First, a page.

For climate change stakeholders—both sceptics and believers—the recent natural calamities in Asia and the Pacific is a point of discussion. For believers, this is a case of “I told you so” while for sceptics, it is just what is–“natural calamities.”
Majority of scientist believe that climate change is a fact (Now if you need more information on this, you can read more in this New Scientist Article) However, the issue is dichotomised to whether the earth is actually warming up or cooling down. Another angle in the debate is whether it is man-made or natural and subsequently how should the world react.
For believers, the earthquakes, flooding in Southeast Asia and the Pacific is a wake-up call. Here in Australia, there is a call for the country to take a lead in the climate change issue and for it not to wait for other developed countries to take action. However, the issue has been politicised recently as the opposition squabbles to have a united stand on the government’s proposal for an emission trading scheme (ETS). The ETS aims to reduce the country’s carbon emissions and put a price for every emission that any company will be allowed to emit. This is similar to the US carbon tax proposal. A recent independent report, however, made some quarters accuse the Australian government of hiding details of the scheme. Frontier economics assessed that the Australian ETS will cost the country enormous financial burden without achieving its goal. It has recommended the following improvement to the ETS:
- Double the Government’s unconditional emissions reduction target to 10% reduction on 2000 emissions by 2020
- A reduction in the net present value of the economic costs of the scheme over the next 20 years from $121 billion to $72 billion – a $49 billion improvement.
- Limit household power bill increases to less than 5 per cent in the near term rather than the immediate 25 per cent price increase under the CPRS
- Reduce job losses overall, and share the burden of job losses more evenly between capital cities and regional centres
- Improve incentives to invest in new technology and infrastructure.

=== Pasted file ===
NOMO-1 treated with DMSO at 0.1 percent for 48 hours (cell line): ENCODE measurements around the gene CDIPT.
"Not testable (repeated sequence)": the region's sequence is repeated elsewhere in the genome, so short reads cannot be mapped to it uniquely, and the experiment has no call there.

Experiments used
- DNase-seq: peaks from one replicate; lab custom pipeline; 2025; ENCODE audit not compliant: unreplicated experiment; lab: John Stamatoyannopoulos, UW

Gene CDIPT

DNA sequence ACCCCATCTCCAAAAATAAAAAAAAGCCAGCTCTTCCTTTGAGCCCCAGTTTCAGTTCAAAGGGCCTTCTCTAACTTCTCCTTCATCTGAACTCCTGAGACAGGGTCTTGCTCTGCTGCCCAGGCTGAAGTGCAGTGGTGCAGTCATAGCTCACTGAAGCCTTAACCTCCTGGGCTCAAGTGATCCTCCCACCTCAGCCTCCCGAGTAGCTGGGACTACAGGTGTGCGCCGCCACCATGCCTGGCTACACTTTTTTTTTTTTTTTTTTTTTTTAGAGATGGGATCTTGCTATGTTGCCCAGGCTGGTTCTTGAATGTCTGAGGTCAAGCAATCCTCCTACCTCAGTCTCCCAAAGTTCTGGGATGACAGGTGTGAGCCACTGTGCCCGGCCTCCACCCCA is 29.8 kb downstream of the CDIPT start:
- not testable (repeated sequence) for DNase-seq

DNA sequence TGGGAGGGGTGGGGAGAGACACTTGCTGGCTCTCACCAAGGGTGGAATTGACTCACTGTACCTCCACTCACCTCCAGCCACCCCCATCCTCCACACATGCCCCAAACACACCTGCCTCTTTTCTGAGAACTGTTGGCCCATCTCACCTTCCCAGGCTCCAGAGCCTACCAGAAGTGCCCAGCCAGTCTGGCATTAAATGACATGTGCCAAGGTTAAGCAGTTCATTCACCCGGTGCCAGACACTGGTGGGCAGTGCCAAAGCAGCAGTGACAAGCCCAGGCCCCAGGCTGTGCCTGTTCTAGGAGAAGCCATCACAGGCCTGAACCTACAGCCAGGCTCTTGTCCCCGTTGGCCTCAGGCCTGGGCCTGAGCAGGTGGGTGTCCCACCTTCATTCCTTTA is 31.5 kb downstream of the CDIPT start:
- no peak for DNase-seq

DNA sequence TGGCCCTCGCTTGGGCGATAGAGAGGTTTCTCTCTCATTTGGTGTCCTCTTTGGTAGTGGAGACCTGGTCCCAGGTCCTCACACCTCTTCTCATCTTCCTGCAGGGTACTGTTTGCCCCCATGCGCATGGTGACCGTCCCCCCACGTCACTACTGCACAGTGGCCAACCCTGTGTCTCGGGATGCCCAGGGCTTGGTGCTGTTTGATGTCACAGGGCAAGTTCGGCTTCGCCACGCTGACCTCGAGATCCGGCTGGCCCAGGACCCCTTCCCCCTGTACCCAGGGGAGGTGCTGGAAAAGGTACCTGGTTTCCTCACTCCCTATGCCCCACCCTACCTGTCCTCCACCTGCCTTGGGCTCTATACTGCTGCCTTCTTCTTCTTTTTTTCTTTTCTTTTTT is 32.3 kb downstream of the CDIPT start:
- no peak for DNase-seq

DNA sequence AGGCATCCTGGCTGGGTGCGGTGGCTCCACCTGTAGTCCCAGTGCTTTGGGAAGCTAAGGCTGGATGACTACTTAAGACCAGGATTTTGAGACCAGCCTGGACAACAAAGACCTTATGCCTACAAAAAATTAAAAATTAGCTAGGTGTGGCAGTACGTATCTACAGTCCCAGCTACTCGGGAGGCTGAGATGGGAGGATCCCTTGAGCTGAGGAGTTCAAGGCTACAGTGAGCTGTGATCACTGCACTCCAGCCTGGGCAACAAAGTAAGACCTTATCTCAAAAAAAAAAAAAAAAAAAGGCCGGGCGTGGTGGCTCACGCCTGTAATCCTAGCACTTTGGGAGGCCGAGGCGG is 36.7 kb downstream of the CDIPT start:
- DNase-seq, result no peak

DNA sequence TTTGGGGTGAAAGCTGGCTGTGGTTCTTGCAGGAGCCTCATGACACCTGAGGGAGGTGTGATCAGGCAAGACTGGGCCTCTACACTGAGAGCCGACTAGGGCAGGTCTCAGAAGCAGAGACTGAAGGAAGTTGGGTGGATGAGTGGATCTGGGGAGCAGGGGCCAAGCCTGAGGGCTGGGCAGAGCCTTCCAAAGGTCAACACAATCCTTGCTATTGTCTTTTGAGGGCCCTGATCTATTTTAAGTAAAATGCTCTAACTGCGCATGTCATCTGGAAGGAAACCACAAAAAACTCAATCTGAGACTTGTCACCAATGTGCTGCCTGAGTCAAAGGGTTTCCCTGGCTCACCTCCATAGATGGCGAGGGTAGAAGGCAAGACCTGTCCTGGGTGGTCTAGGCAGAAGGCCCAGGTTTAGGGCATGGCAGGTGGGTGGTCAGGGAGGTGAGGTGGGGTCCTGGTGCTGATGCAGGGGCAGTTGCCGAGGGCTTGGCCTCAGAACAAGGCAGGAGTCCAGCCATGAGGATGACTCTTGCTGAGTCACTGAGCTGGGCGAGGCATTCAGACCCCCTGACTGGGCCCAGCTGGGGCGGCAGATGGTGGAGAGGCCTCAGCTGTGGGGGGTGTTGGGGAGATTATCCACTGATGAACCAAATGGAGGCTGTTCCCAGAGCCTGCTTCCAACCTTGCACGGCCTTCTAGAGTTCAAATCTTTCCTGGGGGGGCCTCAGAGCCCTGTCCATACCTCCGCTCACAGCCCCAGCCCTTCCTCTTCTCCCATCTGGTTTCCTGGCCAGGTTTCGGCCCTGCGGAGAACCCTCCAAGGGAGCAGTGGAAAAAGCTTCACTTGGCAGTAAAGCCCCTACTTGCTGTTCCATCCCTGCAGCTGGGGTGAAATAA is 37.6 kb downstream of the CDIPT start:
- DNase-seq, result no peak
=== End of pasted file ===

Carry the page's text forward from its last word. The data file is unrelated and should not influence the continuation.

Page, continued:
The politicization of climate change has proved detrimental to the issue as it slipped the policy radar of the government.
For sceptics, global warming is a natural phenomenon and any impact is less severe than what is generally predicted. Pat Michaels is a leading global warming sceptic and an active member of the UN Intergovernmental Panel on Climate Change. Here is his take on global climate change:
In the midst of the debate on climate change, I reckon that the main driving theme is economy. Whether the consequences of climate change will be good or bad to any country’s economy the bottom line is that developing countries are caught in the middle of a problem that developing countries might have to take responsibility with in the first place. Whether climate change is natural or man-made, the reality is living things (both humans and animals) are feeling the consequences. People from the Maldives would probably be the first people to apply as a climate change refugees and yet despite the agreement that climate change is fact (whether you believe that the world is heating up or cooling down), action has been relatively slow.
In one of the most affected countries of climate change, Filipinos are more passionate than ever about blogging against climate change and calling on world leaders to act now and stop to be in the state of denial.
If the victims of Ondoy, tsunami in Samoa, earthquakes in Southeast Asia could just speak… time is running out for the rest of us.
If you’re still puzzled, you might want to read more here.